I am keenly aware that I speak from a privileged perspective on this topic: My frustration dealing with disability access lasted only a few weeks before I could use stairs again. But this is a topic that few students—or members of student government, I might add—give any attention. To most of us, elevators are a perk, not a necessity.

It’s an uncomfortable and unfamiliar subject for many to breach, but one that is important not to ignore. As Adams explained to The Record in 2011, “Disability is something that should be of concern to everyone. Much as we know that someday we, or someone we know, could become disabled, deep in our hearts we believe it will never happen to us.”

Legally, Columbia is compliant with ADA’s standards for disability access. But it’s worth questioning whether mere compliance is adequate, and whether “our campus is old” remains a satisfactory excuse for not going beyond what’s necessary. 

We often assume that the choice of which college to attend comes down to factors like financial aid or academic interests. But for many students, disability access is a central issue for their quality of life—and from firsthand experience, I wouldn’t blame them for not choosing our school.

 Abby Mitchell is a Columbia College senior majoring in comparative literature and society. She is a former arts and entertainment editor. Life’s a Mitch runs alternate Fridays. 

To respond to this column, or to submit an op-ed, contact opinion@columbiaspectator.com.

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Anonymous posted on

Columbia is probably one of the better campuses I have seen. The campus is small, buildings are close together and generally easily negotiable.

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Anonymous posted on

Really? Particularly compared to other ivies (Penn, Harvard) Columbia seems quite lacking. Like the author points out, the small size of our campus isn't necessarily an advantage compared to a wider/flatter campus, because it means more stairs and inclines.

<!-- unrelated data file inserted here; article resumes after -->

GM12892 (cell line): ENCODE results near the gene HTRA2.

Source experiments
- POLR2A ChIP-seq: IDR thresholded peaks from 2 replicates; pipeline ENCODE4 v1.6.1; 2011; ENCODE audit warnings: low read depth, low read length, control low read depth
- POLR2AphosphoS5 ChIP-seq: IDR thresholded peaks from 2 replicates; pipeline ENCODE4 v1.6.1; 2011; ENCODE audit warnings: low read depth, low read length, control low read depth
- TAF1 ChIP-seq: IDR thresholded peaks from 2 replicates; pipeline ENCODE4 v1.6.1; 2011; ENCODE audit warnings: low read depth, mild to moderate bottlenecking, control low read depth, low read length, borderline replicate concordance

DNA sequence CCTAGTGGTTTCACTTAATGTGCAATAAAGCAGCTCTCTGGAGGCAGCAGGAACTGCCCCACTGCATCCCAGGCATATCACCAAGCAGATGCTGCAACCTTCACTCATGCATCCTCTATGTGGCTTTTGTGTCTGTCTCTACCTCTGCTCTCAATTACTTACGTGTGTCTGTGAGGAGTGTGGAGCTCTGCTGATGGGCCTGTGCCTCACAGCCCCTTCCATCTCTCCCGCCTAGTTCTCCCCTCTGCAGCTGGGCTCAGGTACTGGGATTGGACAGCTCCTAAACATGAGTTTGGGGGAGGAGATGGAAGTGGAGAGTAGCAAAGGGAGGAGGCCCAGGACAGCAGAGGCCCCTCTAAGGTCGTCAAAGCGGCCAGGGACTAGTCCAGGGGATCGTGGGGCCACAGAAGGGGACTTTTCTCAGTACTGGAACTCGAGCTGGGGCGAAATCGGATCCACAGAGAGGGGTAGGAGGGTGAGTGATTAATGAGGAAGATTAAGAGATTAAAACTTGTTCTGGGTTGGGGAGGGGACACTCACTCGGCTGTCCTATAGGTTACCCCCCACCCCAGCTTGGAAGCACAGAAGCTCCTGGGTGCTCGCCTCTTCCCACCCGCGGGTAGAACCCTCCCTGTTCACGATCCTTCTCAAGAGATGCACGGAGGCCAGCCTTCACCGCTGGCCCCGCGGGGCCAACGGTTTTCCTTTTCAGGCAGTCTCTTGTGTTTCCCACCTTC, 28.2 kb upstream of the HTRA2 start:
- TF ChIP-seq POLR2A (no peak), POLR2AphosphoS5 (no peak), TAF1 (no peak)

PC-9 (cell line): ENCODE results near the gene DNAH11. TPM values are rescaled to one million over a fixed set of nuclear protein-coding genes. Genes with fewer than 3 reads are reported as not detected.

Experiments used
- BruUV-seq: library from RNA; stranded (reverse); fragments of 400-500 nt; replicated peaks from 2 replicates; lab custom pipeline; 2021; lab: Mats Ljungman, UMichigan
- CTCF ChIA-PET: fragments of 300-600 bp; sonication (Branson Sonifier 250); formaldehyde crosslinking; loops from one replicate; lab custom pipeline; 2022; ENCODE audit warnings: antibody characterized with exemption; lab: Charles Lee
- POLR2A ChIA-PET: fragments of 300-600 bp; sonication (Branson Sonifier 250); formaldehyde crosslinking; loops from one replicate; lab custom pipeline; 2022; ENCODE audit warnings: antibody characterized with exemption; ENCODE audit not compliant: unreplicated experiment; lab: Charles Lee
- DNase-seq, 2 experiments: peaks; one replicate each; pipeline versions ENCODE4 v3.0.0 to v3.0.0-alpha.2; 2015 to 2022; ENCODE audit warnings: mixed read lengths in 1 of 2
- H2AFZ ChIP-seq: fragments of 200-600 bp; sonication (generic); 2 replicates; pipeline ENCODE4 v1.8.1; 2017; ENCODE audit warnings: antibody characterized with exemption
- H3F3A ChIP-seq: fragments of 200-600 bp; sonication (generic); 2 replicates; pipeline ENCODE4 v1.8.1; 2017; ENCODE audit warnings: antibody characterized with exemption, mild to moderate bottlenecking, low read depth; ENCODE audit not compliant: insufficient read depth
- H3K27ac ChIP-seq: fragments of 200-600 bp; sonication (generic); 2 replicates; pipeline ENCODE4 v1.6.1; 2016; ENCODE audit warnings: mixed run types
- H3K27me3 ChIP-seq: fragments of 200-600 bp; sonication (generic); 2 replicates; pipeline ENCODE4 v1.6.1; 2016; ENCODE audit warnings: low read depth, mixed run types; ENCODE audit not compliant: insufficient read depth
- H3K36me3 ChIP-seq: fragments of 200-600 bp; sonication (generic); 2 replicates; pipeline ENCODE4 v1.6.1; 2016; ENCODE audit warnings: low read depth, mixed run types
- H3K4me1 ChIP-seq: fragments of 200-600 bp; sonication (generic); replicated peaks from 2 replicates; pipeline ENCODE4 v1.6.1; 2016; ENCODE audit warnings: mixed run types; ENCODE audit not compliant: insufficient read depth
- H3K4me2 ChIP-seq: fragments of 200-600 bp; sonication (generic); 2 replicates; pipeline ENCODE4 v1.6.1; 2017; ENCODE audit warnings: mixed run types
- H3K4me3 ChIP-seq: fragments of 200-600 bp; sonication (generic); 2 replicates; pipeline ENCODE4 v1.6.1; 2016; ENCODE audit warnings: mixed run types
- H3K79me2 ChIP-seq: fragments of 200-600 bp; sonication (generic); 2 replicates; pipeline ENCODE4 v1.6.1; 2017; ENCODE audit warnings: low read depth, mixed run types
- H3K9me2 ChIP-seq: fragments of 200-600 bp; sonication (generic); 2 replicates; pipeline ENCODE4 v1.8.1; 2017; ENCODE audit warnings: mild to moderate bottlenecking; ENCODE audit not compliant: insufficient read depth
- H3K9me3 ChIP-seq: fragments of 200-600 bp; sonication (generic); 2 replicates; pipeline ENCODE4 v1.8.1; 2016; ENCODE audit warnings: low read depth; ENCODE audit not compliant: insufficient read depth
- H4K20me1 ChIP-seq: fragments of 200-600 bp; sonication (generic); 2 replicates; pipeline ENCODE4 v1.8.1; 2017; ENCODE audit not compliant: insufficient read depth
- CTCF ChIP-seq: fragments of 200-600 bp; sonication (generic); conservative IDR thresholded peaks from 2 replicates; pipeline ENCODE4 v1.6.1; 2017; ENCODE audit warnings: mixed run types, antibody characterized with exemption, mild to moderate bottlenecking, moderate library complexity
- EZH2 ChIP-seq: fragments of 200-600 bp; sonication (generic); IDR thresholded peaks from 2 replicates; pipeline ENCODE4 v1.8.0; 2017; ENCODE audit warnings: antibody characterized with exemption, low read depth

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Matthew posted on

I think it would help to factcheck the articles, and insure their accuracy. In this article they make a reference to Fayerwether Hall being inaccessible(which it used to be), but then the article continues to imply that the Fayerwether is still inaccessible(it isn't - it had a wheelchair ramp built in front of its entrance, and an elevator which serves every floor(except the mezzanine between the first and second floor). Additionally since Fayerwether has become accessible, it has helped increase accessibility to underground parts of Avery Hall which were previously inaccessible to the handicapped.

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Simi Linton posted on

I graduated in 1977 from Columbia. I was, as far as I can remember, the only wheelchair user regularly on campus. Access was a nightmare. I often used underground tunnels to get from building to building [and I got locked in one of those deserted tunnels several times]. There were few accessible bathrooms. The list goes on. In visits to campus over the last several years - I see many of the same problems. Further, routes are not marked. Note the little sign near the elevator on campus walk that takes you to the upper level - you would have to be very clever to find that and once you did, you would have to call a security guard to gain entry. There is more. My point is that I do not believe that Columbia is ADA compliant - and certainly not inclusive in a progressive way.

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Simi Linton posted on

I graduated in 1977 from Columbia. I was, as far as I can remember, the only wheelchair user regularly on campus. Access was a nightmare. I often used underground tunnels to get from building to building [and I got locked in one of those deserted tunnels several times]. There were few accessible bathrooms. The list goes on. In visits to campus over the last several years - I see many of the same problems. Further, routes are not marked. Note the little sign near the elevator on campus walk that takes you to the upper level - you would have to be very clever to find that and once you did, you would have to call a security guard to gain entry. There is more. My point is that I do not believe that Columbia is ADA compliant - and certainly not inclusive in a progressive way.